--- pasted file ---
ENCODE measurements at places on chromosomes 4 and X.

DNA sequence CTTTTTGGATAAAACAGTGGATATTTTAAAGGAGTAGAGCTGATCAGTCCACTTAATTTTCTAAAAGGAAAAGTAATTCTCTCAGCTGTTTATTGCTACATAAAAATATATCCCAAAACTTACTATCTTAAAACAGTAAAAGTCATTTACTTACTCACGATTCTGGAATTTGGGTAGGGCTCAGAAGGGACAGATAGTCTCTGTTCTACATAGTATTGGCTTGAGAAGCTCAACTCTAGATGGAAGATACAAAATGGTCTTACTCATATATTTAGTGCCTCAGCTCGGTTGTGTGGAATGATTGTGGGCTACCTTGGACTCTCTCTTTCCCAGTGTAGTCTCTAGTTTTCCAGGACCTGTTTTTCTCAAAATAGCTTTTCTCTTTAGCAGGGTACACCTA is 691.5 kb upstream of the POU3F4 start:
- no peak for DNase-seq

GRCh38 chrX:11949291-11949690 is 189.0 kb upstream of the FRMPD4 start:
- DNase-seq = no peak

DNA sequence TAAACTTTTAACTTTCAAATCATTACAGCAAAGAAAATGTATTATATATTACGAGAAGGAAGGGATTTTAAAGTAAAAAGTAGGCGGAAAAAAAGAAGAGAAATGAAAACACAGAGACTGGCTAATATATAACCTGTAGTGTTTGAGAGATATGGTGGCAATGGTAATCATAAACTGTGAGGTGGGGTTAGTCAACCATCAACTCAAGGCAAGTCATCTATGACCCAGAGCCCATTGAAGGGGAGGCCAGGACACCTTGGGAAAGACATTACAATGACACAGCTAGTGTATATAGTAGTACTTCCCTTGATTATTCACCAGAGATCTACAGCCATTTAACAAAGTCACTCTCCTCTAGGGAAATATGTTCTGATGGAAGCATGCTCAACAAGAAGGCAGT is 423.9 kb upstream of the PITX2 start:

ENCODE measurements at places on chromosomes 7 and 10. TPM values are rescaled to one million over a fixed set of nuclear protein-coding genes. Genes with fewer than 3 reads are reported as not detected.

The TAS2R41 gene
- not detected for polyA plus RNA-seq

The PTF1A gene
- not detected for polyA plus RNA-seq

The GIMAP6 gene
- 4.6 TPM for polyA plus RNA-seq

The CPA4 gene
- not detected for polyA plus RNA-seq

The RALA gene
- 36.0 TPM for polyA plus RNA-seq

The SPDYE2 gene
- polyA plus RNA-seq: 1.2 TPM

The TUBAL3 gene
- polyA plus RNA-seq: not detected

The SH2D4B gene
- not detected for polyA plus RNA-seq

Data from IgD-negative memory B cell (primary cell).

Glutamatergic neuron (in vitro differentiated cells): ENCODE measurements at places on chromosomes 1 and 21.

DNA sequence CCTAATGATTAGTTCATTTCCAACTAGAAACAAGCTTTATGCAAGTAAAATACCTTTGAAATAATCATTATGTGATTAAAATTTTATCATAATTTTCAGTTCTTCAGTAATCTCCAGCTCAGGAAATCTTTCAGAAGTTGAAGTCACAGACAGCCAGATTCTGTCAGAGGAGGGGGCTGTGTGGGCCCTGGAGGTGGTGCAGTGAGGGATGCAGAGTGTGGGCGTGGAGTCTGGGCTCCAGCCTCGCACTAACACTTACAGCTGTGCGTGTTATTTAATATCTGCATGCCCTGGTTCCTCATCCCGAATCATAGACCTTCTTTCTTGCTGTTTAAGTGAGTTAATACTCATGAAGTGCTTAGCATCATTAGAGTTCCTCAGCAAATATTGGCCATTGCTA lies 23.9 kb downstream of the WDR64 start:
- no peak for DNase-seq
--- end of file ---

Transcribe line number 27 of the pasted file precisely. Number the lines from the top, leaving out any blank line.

- no peak for DNase-seq